When we got together on Monday night to keep imagining what’s next for us as a Circle of Hope, we talked about acknowledging the fact that our congregations are four local expressions of one church and mused that more sharing and mutuality among us could increase our capacity to be the local expressions of the kingdom of God that we are called to be. Many parts of a beautiful whole was always the vision—just like Paul’s description of the “body” of Christ in his first letter to the Corinthians:
Just as a body, though one, has many parts, but all its many parts form one body, so it is with Christ…The eye cannot say to the hand, “I don’t need you!” And the head cannot say to the feet, “I don’t need you”… God has put the body together, giving greater honor to the parts that lacked it, so that there should be no division in the body, but that its parts should have equal concern for each other. If one part suffers, every part suffers with it; if one part is honored, every part rejoices with it.
At the meeting we faced some legitimate fears about being “big.” It seemed to me that some concerns may be imposed on us from the outside and may threaten to cloud our view of ourselves. We’re affected by big forces that use people as commodities and vie for our loyalties. Governments haven’t exactly been trustworthy and forthcoming about the effects of policies and where our tax dollars actually go. Corporations invade our “privacy” moment-to-moment with advertising. These two big entities seem to work together to control just about everything they can, for profit, and people are often casualties. Even some churches have followed suit and gone “mega” where it can be hard to be known for who you are and what you’re struggling with. The giant meta world of the internet can further reduce human interactions to transactions. No wonder we’re suspicious of big! We want to be known for who we are beyond what we can produce or buy! We know we have stuff to give and we want to give it, and we want it to matter. We don’t want it to be a nameless drop in the bucket.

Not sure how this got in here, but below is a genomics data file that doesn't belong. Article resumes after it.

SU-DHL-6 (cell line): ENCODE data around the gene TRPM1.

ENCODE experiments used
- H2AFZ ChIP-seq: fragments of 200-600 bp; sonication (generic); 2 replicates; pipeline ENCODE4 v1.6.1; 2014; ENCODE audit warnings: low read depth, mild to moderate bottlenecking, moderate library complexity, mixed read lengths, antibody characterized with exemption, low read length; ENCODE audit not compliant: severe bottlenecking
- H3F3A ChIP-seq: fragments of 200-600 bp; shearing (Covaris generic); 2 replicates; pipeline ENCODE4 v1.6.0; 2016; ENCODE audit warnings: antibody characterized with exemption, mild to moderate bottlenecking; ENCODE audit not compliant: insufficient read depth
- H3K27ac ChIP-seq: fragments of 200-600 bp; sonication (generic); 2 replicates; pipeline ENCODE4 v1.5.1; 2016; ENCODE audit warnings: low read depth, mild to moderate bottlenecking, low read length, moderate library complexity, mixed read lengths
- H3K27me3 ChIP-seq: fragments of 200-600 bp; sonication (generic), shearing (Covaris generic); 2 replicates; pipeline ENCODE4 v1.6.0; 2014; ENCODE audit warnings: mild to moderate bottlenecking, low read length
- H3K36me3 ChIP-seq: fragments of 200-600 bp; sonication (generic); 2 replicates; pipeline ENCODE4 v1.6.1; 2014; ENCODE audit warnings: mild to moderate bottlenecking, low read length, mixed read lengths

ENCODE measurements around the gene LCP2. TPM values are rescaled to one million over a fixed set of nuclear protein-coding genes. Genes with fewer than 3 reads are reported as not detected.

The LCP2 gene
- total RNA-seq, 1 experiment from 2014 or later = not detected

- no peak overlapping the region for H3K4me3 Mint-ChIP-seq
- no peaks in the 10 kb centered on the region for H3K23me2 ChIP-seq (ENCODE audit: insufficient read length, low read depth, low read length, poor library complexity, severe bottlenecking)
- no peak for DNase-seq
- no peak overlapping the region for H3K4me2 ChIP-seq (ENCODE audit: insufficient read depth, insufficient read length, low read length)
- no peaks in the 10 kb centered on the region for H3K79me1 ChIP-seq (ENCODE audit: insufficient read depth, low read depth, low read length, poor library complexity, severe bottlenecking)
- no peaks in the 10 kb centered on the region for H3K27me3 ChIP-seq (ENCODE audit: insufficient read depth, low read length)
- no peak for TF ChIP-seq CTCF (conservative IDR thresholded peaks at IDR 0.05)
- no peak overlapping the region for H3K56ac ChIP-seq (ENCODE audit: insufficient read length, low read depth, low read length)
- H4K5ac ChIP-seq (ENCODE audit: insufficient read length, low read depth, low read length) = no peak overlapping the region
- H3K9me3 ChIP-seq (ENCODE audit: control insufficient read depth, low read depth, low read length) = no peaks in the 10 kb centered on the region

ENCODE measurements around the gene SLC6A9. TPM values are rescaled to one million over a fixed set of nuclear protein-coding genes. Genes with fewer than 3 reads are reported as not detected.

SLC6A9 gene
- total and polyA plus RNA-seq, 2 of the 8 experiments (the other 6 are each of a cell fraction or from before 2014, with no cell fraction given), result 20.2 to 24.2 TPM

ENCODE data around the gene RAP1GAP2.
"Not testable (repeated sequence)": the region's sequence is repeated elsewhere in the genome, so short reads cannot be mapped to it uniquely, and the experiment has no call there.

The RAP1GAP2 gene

I’m grateful for our reaction to “big” in that it helps us keep forming a Circle of Hope that is about real people loving real people with the love of God. We resist the treatment of ourselves and others as commodities and work to restore community. Our cells protect and develop the heart of us, where we can be intimately known and discipled in the way of Jesus.
The way of Jesus, consequently, draws me into a vision for the world that is way beyond what I can control, consume, or manage. (Thank God. The American ideology that entitles us to seek what we can consume, control, and manage seems to promulgate the big monsters we fear.) Jesus invites us to live in a broader spiritual zone that brings practical and personal change in the world—restoration. He said he came to save the whole world, not condemn it. There is nothing small about the love of God. God calls us to actually love people on the other side of town, and the other side of the river, and the other side of Zambia—even as we invest as we can in our own homes and neighborhoods—and I think we’re enabled to do that through each other. Our partnership bucks the natural fearful reaction to our corporate culture and extends the love of God beyond the limits of our individual lives.
I have a young friend who is small for his age and calls himself “fun size.” I like fun-size. Putting our fun-size-ness together reflects the re-generative and creative and fearless nature of our Lord. So I’m glad we’re talking about our unity. We are a movement of life in the Spirit. No doubt we have more capacity in our togetherness to partner with God in transforming our corners of the world than we even realize. The corporations do not define us unless we define ourselves by our reactions to the corporations.
I think I know that friend!
Such a great post Rachel. A lot of my fears were alleviated last night at that meeting. I think part of me is still hesitant, however, I know that the leadership in our community has their hearts facing Jesus, and with that in mind, I do not doubt we will follow his path.
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